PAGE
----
Anterolateral Ligament Reconstruction
The anterolateral ligament (ALL) is a band of tissues extending obliquely from the lower protuberance of the femur (thigh bone) to the upper and outer end of the tibia (shin bone). It provides stability during rotational movements of the knee.
Knee injuries are usually caused by twisting activities, which ruptures the anterior cruciate ligament (ACL) inside the knee. The ALL is also thought to rupture sometimes in the process. Reconstruction of just the ACL can sometimes leave the knee with increased laxity, so a combined ACL and ALL reconstruction may be recommended to improve stability.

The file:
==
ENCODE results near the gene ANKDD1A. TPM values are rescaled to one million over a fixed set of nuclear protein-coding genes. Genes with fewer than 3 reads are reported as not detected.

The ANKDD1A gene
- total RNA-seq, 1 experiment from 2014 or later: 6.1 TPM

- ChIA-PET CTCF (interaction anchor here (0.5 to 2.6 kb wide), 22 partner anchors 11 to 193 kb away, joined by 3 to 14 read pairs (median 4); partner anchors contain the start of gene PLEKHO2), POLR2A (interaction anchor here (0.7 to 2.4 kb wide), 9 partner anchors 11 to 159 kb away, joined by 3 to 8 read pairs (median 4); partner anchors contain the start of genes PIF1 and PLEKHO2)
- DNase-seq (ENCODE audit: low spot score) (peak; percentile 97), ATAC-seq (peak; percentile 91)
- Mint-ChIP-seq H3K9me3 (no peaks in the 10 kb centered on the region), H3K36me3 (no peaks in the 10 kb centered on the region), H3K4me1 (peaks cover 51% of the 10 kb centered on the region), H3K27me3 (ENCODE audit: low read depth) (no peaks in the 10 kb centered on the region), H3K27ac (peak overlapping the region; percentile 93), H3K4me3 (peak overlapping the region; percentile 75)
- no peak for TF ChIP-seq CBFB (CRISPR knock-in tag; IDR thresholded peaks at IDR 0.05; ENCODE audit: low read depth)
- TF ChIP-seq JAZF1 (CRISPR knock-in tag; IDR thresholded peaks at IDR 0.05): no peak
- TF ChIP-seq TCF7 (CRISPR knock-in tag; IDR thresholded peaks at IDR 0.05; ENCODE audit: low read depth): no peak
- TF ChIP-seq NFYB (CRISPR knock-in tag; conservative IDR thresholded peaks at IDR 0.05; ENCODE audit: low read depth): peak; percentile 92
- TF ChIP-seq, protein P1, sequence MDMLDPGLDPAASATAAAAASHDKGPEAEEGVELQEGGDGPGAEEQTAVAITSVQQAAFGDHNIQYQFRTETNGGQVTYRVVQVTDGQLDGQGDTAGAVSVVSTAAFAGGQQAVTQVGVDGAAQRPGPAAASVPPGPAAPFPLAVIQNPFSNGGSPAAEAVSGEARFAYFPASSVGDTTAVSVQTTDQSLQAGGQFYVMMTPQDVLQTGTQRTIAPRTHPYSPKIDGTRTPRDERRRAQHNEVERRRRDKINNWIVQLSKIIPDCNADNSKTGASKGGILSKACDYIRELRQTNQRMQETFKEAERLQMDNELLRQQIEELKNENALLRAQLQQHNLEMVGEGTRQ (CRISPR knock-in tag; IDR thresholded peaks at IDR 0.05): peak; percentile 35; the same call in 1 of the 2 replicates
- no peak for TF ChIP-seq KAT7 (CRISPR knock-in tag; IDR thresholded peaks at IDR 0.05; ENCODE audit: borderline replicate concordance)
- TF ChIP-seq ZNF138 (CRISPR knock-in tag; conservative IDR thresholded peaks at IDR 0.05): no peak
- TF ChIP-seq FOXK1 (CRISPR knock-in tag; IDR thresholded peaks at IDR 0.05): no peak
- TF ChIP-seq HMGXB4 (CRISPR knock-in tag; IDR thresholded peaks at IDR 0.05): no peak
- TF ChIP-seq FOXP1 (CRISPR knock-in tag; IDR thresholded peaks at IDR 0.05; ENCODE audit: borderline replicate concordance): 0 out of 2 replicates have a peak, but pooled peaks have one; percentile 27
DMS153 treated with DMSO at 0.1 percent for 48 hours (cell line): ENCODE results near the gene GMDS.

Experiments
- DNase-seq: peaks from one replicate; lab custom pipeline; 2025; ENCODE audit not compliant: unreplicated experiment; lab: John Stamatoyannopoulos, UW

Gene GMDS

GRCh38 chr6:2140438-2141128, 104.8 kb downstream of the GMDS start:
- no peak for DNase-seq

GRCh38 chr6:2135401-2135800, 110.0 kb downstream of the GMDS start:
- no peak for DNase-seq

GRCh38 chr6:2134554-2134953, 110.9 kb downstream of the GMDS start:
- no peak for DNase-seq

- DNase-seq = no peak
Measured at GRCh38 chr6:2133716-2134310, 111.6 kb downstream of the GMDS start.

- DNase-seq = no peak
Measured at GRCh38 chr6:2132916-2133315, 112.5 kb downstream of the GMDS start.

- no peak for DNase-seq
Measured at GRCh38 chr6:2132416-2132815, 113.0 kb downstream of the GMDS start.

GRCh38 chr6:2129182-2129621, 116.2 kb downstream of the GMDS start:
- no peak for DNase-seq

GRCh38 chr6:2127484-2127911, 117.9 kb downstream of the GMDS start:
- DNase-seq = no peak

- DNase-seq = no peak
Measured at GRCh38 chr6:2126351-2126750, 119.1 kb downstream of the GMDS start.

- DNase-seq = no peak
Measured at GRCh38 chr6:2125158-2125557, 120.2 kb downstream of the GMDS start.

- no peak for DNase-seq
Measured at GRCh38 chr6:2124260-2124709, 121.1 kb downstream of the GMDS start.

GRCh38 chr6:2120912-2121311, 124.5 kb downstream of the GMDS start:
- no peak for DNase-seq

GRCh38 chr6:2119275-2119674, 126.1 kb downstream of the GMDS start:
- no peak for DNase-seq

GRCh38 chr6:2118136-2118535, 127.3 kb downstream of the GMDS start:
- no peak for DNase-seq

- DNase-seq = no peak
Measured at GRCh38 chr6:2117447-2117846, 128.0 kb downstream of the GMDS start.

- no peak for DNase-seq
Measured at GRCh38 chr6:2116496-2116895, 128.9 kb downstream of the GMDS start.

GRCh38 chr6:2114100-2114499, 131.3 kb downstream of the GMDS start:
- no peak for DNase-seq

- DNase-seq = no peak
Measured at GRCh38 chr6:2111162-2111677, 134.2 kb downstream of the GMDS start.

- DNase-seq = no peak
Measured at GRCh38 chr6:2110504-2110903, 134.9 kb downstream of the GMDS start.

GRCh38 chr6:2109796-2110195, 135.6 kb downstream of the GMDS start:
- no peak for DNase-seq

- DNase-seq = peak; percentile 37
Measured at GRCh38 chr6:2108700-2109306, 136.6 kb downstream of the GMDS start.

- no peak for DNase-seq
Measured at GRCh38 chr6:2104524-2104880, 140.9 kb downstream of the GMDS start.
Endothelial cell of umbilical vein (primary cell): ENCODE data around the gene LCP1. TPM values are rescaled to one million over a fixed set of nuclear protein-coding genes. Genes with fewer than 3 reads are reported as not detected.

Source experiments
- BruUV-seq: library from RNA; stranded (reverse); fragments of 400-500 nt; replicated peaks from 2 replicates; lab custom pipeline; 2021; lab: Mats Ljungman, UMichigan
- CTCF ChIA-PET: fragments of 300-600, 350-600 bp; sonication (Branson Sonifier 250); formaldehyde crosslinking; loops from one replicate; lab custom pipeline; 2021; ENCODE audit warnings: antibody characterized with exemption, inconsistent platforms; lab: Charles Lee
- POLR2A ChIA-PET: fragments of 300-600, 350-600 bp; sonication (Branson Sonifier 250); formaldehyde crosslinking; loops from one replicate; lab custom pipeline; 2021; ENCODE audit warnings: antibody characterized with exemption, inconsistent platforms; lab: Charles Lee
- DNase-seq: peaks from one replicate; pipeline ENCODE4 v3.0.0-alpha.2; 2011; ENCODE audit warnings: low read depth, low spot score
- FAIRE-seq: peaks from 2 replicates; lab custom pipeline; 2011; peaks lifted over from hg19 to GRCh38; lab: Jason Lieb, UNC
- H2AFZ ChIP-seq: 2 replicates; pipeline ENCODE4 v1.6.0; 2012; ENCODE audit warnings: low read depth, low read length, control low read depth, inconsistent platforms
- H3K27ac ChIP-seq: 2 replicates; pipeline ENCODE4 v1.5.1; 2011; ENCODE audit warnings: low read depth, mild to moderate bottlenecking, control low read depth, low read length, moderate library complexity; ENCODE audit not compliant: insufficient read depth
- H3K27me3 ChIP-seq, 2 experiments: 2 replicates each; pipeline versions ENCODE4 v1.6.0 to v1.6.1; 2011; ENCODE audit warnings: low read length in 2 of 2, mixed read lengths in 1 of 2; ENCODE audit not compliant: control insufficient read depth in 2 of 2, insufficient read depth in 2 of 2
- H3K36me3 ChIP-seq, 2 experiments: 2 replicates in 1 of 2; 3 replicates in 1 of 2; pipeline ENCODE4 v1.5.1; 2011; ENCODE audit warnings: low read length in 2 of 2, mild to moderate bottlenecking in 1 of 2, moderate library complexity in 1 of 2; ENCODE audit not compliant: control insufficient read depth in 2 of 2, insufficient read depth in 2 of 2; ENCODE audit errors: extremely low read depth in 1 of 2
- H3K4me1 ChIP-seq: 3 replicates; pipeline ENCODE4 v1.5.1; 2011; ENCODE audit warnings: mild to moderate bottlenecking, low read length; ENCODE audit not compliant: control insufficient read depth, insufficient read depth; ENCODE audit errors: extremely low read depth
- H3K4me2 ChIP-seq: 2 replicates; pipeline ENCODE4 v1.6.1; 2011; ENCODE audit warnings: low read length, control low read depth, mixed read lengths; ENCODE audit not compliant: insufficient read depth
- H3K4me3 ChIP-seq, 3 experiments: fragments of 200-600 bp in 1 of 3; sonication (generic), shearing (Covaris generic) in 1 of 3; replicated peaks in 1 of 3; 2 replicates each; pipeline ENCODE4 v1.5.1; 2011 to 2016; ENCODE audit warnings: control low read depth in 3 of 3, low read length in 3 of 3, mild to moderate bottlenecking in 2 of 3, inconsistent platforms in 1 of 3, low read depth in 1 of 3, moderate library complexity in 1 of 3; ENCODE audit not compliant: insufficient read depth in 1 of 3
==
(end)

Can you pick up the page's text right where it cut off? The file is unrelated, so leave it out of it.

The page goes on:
For ALL reconstruction, a graft is obtained usually from one of your hamstrings in the back of the leg or cadaver (allograft). Incisions are made on the outside of the knee over your femur and tibia and tunnels are drilled into the bones. The graft is folded to correct thickness, inserted into the holes and secured with fixation devices.